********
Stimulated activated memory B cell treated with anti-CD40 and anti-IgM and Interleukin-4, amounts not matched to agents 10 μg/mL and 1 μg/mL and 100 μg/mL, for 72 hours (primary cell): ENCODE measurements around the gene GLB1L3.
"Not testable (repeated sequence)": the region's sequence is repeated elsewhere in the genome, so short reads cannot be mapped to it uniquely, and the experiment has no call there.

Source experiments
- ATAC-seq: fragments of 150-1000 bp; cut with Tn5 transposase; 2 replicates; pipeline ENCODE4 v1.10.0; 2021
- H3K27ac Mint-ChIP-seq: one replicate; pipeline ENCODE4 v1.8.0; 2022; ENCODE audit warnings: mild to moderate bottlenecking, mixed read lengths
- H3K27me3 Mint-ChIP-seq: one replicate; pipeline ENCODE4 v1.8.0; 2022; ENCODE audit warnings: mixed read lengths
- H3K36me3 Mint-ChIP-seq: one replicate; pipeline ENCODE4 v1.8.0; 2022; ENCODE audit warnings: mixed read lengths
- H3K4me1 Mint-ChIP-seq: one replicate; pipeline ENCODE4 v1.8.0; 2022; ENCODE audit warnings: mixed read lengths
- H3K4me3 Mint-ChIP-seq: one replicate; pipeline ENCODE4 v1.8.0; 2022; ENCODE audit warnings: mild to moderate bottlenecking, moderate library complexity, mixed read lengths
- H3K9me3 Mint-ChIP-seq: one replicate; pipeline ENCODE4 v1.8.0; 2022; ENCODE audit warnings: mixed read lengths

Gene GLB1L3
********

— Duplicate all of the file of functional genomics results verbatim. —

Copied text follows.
Stimulated activated memory B cell treated with anti-CD40 and anti-IgM and Interleukin-4, amounts not matched to agents 10 μg/mL and 1 μg/mL and 100 μg/mL, for 72 hours (primary cell): ENCODE measurements around the gene GLB1L3.
"Not testable (repeated sequence)": the region's sequence is repeated elsewhere in the genome, so short reads cannot be mapped to it uniquely, and the experiment has no call there.

Source experiments
- ATAC-seq: fragments of 150-1000 bp; cut with Tn5 transposase; 2 replicates; pipeline ENCODE4 v1.10.0; 2021
- H3K27ac Mint-ChIP-seq: one replicate; pipeline ENCODE4 v1.8.0; 2022; ENCODE audit warnings: mild to moderate bottlenecking, mixed read lengths
- H3K27me3 Mint-ChIP-seq: one replicate; pipeline ENCODE4 v1.8.0; 2022; ENCODE audit warnings: mixed read lengths
- H3K36me3 Mint-ChIP-seq: one replicate; pipeline ENCODE4 v1.8.0; 2022; ENCODE audit warnings: mixed read lengths
- H3K4me1 Mint-ChIP-seq: one replicate; pipeline ENCODE4 v1.8.0; 2022; ENCODE audit warnings: mixed read lengths
- H3K4me3 Mint-ChIP-seq: one replicate; pipeline ENCODE4 v1.8.0; 2022; ENCODE audit warnings: mild to moderate bottlenecking, moderate library complexity, mixed read lengths
- H3K9me3 Mint-ChIP-seq: one replicate; pipeline ENCODE4 v1.8.0; 2022; ENCODE audit warnings: mixed read lengths

Gene GLB1L3